Plastic surgeons notice a rise in patients wanting to look like themselves in Snapchat filters. The phenomenon dubbed “Snapchat dysmorphia,” has experts worried because it can trigger body dysmorphic disorder “BDD” which is characterized by persistent and intrusive preoccupations with an imagined or slight defect in one’s appearance. According to the Society of Anxiety and Depression Association of America, BDD sufferers may perform some type of compulsive or repetitive behavior to try to hide or improve their flaws although these behaviors usually give only temporary relief.
Having a daughter, this raises concern for me because self perception greatly affects the way girls navigate through life. The way you see yourself can be misleading when you allow what you see in the media and on social networking sites to influence your standards of beauty. Teaching our daughters ways to boost their self-esteem should be a priority. We have to build their confidence from young and teach them the importance of being o.k. with who they are, and not who society expects them to be. As mothers, we deal with our own struggles of self-love especially as it pertains to aging and gaining weight. As women, it is important to uplift each other in this superficial society with unrealistic beauty standards.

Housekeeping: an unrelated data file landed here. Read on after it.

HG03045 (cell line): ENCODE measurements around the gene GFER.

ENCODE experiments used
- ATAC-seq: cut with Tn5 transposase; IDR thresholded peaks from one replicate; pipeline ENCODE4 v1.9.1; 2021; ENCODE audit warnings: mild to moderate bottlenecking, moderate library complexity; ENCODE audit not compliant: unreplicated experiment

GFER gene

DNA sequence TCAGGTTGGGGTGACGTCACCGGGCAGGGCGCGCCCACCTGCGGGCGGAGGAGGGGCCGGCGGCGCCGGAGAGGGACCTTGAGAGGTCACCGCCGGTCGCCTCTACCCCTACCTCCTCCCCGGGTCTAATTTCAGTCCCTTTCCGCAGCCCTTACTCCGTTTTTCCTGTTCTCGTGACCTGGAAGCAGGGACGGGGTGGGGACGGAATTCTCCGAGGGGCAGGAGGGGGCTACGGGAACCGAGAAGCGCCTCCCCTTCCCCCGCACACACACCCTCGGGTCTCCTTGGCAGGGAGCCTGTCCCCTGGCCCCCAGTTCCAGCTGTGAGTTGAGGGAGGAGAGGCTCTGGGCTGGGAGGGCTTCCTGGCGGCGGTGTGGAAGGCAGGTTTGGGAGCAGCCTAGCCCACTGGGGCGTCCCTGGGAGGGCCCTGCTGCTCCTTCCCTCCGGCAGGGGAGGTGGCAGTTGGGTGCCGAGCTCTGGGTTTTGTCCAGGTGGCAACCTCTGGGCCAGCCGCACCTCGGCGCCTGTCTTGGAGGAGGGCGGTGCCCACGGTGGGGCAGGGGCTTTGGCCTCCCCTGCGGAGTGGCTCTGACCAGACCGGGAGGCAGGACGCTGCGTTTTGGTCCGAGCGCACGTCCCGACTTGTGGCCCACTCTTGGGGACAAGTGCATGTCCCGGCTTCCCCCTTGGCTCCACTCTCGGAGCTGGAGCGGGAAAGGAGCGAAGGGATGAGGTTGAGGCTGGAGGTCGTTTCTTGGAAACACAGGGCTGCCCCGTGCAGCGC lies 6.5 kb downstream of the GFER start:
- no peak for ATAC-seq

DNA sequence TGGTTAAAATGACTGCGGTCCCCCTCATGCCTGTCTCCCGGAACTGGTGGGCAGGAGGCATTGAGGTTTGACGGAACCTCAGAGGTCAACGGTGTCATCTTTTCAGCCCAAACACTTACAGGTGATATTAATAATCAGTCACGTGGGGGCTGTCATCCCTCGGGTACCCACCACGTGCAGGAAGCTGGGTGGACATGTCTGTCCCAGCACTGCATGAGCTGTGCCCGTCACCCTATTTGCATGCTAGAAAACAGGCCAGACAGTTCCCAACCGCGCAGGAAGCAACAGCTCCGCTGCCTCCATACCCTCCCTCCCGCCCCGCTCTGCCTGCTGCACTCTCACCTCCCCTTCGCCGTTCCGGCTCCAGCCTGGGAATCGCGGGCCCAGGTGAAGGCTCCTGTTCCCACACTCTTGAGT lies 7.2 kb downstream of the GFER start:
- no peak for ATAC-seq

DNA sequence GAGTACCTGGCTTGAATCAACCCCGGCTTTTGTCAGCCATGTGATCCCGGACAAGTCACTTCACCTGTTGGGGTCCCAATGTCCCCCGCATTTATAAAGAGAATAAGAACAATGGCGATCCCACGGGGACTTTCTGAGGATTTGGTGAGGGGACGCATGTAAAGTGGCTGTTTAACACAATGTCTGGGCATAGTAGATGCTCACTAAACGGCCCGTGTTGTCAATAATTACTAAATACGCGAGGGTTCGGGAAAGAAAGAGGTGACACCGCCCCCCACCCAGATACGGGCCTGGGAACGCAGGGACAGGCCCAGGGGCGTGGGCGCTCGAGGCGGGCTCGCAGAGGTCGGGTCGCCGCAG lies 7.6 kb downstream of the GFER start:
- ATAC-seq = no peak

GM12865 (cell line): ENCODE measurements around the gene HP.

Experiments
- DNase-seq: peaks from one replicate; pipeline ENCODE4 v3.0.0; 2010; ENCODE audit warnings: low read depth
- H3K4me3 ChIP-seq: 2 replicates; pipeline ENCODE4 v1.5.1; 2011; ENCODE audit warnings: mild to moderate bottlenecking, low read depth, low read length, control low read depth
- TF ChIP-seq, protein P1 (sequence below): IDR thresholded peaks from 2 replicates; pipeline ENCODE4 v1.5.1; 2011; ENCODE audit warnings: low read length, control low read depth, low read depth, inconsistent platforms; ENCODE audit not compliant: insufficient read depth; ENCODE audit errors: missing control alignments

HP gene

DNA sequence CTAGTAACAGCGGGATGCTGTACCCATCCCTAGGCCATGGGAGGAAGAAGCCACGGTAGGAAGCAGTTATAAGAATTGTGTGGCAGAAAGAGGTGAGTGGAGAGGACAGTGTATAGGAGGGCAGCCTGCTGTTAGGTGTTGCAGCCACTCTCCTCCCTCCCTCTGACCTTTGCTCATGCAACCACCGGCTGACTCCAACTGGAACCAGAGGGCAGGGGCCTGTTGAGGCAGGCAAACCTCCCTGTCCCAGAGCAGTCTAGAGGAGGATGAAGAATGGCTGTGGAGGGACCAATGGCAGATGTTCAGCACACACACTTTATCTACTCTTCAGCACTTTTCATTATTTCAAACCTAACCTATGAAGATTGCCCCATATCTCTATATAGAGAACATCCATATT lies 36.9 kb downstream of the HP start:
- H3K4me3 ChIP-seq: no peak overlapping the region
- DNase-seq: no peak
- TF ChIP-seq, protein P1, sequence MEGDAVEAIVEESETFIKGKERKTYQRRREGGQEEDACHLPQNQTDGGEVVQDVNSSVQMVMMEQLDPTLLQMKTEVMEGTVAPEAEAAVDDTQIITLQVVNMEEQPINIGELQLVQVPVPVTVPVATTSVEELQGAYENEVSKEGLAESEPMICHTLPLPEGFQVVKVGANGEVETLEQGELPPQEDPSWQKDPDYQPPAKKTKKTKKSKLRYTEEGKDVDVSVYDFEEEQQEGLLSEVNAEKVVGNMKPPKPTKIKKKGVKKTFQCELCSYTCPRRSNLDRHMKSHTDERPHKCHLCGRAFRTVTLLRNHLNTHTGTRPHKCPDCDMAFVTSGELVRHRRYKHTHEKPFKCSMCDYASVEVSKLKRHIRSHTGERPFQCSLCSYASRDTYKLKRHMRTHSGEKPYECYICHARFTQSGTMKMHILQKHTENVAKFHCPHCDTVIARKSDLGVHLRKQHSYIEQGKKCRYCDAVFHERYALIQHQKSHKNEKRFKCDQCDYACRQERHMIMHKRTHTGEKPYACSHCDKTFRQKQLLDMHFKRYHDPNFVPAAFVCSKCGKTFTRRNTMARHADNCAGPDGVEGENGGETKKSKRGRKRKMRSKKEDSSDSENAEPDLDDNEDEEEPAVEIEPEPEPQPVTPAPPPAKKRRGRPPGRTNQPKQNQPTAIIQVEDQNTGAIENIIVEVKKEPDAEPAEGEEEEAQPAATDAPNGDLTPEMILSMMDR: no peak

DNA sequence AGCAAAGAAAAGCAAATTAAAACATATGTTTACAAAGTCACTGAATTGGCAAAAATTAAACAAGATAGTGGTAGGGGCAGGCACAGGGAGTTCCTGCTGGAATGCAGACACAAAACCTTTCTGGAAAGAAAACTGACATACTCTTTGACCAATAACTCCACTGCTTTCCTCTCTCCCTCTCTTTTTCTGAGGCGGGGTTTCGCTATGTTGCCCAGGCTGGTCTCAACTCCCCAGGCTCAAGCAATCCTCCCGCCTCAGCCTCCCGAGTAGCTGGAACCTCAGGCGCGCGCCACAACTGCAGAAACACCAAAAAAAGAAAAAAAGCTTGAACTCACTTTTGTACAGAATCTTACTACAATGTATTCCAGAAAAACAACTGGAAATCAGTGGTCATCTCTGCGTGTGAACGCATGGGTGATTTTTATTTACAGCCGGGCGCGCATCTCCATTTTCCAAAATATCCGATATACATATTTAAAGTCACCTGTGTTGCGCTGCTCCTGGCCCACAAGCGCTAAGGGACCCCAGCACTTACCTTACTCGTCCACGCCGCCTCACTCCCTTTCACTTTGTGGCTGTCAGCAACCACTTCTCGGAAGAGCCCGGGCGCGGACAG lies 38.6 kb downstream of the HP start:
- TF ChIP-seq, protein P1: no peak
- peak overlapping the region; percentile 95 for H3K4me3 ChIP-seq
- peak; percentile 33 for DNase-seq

BDD is a mental illness that is a form of obsessive compulsive disorder. If you suffer from BDD, contact the National Alliance on Mental Illness’ crisis line 800-950-6264.